UNITED STATES COURT OF APPEALS FOR THE SECOND CIRCUIT
November 6, 1939
NEW YORK TRUST CO.
Appeal from the District Court of the United States for the Southern District of New York.
Before SWAN, CHASE, and PATTERSON, Circuit Judges.
This case has been much litigated. The first trial resulted in a disagreement by the jury; the second in judgment for the plaintiff, which this court reversed in Buder v. New York Trust Co., 82 F.2d 168, 104 A.L.R. 1035; and the present appeal brings up the proceedings at the trial which followed that reversal. Although the plaintiff obtained judgment on the third and fourth counts of his complaint, the result was substantially a victory for the defendant. The second count, charging conversion of stock pledged with the defendant as security for a loan to the plaintiff, was the only cause of action that was tried to the jury, and this count the judge dismissed at the close of the plaintiff's case. The first count (breach of contract) was voluntarily withdrawn before trial and was dismissed with the plaintiff's consent. The third and fourth counts involved sums of money of which the defendant had previously tendered payment, and by consent of counsel were left for decision by the court at the conclusion of the case. As already stated, judgment on them was given for the plaintiff, but he has appealed from the entire judgment in fear that acceptance of the favorable portion might preclude obtaining a reversal of the unfavorable, since recovery on the third cause of action would be inconsistent with recovery for conversion of the stock.
The facts relating to the claimed conversion were stated in detail in our former opinion and need not be here repeated. It is argued that our former interpretation of contract of pledge was erroneous and not in harmony with the law of New York, which concededly must control in view of Erie R. Co. v. Tompkins, 304 U.S. 64, 58 S. Ct. 817, 82 L. Ed. 1188, 114 A.L.R. 1487. But we find no New York decision which conflicts with the views expressed in our former opinion. Dicta by a trial court justice in Cole v. Manufacturers Trust Company, 164 Misc. 741, 299 N.Y.S. 418, are not an authoritative declaration of the state law. Moreover, on the present trial the plaintiff proved that no consideration was paid for the option of July 8, 1932, pursuant to which the optionee took up the stock early in August. Hence the option was no more than a revocable offer, and neither the making of the offer in July nor the sale of stock affected by its acceptance in August can constitute a conversion. The plaintiff's grievance is that the sale was made at an inadequate price. As we said before, for such an injury the pledgee might be accountable, but not in an action for conversion.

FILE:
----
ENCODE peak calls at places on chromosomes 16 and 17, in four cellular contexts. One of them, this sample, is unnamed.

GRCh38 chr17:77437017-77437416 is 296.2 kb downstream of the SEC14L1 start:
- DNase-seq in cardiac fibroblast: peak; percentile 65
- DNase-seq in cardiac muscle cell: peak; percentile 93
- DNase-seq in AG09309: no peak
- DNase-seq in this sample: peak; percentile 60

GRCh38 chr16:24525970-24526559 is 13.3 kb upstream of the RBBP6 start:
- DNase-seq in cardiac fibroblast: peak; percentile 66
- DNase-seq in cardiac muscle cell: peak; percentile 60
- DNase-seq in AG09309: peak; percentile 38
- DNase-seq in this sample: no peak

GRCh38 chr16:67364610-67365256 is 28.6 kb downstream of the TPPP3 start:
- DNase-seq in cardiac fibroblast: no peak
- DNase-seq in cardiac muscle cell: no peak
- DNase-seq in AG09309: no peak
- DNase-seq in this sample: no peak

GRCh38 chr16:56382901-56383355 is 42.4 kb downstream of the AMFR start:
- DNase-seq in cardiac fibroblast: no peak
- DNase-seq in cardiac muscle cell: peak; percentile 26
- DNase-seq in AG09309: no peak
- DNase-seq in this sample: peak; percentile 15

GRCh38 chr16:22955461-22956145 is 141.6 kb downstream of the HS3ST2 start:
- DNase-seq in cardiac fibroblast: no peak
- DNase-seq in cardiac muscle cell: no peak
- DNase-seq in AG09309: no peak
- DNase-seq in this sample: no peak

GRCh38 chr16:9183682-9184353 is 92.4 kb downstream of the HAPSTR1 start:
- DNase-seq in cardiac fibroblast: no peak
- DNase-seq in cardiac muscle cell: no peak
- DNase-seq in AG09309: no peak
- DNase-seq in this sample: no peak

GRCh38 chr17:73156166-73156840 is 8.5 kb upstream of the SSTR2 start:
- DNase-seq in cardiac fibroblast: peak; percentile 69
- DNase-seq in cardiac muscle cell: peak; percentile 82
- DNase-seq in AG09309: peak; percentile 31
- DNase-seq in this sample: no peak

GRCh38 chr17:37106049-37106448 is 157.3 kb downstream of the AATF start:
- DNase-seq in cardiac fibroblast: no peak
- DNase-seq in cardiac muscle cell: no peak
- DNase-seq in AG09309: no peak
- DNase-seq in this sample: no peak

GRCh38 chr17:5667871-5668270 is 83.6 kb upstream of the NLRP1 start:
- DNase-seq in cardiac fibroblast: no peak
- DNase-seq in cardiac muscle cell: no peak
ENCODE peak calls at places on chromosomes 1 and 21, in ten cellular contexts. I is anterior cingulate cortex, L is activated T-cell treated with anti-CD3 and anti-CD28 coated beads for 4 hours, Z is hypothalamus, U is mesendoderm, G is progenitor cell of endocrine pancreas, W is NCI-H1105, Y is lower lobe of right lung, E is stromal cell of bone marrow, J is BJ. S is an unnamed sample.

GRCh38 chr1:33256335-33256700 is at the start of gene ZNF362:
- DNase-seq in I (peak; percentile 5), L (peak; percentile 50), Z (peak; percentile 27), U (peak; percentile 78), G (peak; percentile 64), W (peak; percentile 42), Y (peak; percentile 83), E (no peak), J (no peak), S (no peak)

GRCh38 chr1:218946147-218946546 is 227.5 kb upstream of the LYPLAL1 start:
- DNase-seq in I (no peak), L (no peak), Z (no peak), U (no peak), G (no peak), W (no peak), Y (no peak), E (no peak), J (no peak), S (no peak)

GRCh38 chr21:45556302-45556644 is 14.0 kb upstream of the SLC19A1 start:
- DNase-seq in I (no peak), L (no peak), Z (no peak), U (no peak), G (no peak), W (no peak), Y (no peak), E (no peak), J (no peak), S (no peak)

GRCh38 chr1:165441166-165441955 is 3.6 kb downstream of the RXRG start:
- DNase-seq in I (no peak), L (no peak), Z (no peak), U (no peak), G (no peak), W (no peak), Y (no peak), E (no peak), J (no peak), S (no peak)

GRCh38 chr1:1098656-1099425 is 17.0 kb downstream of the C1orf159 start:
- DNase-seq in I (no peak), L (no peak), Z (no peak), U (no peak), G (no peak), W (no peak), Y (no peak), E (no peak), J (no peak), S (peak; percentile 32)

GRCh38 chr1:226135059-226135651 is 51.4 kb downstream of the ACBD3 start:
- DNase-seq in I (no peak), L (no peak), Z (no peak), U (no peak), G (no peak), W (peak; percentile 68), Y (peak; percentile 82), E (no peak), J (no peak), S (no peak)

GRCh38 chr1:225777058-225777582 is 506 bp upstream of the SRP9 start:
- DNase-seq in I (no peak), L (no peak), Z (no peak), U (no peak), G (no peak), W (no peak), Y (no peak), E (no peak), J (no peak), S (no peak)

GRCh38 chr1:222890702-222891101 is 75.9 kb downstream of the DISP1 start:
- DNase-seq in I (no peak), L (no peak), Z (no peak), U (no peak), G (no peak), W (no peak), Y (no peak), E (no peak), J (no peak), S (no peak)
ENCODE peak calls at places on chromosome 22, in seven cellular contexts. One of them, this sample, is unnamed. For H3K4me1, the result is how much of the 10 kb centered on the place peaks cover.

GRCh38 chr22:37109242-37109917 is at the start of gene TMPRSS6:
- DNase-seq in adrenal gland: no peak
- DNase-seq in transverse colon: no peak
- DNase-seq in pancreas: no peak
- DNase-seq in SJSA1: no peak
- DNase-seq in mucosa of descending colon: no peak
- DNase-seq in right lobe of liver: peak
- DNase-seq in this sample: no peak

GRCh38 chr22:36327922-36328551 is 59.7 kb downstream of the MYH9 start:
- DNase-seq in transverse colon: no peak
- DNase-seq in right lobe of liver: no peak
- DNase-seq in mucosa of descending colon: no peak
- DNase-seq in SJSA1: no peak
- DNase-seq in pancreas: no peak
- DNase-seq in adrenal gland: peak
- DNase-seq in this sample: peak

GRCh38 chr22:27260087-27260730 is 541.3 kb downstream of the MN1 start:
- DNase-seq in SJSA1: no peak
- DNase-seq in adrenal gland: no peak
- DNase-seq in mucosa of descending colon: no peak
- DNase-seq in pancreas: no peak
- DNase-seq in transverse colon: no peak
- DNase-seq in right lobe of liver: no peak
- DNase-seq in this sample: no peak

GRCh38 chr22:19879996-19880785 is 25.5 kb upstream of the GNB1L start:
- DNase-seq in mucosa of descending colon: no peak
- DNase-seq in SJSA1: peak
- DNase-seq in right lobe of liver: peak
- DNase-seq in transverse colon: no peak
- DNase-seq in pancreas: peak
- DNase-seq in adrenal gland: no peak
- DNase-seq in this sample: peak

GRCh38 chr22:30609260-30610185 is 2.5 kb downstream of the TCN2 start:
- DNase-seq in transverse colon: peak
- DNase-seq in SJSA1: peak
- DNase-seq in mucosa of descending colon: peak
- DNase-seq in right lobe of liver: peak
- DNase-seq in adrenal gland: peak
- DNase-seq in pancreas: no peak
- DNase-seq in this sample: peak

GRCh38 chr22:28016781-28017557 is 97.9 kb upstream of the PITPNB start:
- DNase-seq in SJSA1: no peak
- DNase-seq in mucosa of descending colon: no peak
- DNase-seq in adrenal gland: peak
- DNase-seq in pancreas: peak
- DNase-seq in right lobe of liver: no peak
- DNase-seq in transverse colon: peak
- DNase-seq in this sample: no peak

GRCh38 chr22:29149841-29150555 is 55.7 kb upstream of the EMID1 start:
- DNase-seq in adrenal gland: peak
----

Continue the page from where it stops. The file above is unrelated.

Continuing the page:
The plaintiff contends that the pledgee had waived its privilege of selling without notice by conduct which makes applicable the doctrine of Toplitz v. Bauer, 161 N.Y. 325, 55 N.E. 1059. This same contention was made upon the prior appeal. We then said that there was no evidence that Mr. S. A. Mitchell had any authority, real or apparent, to promise an extension of the loan.There is nothing in the present record to change that conclusion. While Mr. Buder testified to a conversation in which Mr. J. M. Mitchell, vice-president of the defendant, said that any further negotiation with "reference to your note" will have to be through S. A. Mitchell, he testified also that the negotiations they were talking about were "the furnishing of additional security." Mr. Buder's letter*fn* of July 27th recognized vice-president Mitchell as the one to whom a request for extension should be addressed. That S. A. Mitchell's authority extended only to negotiations regarding the furnishing of additional collateral is further confirmed by the extracts from J. M. Mitchell's deposition (fols. 1412) which were not before us on the former appeal. There was no error in dismissing the second count of the complaint.
Finally, it is urged that error was committed in requiring the plaintiff to prove admissions of J. M. Mitchell by putting in evidence his entire deposition and reading extracts therefrom rather than permitting testimony by one who heard such admissions at the taking of the deposition. Since the plaintiff was not precluded from getting the admissions into evidence, it is difficult to see wherein he suffered any prejudice. But in any event, the procedure adopted is justified under Rule 26(d) of the Rules of Civil Procedure, 28 U.S.C.A. following section 723c.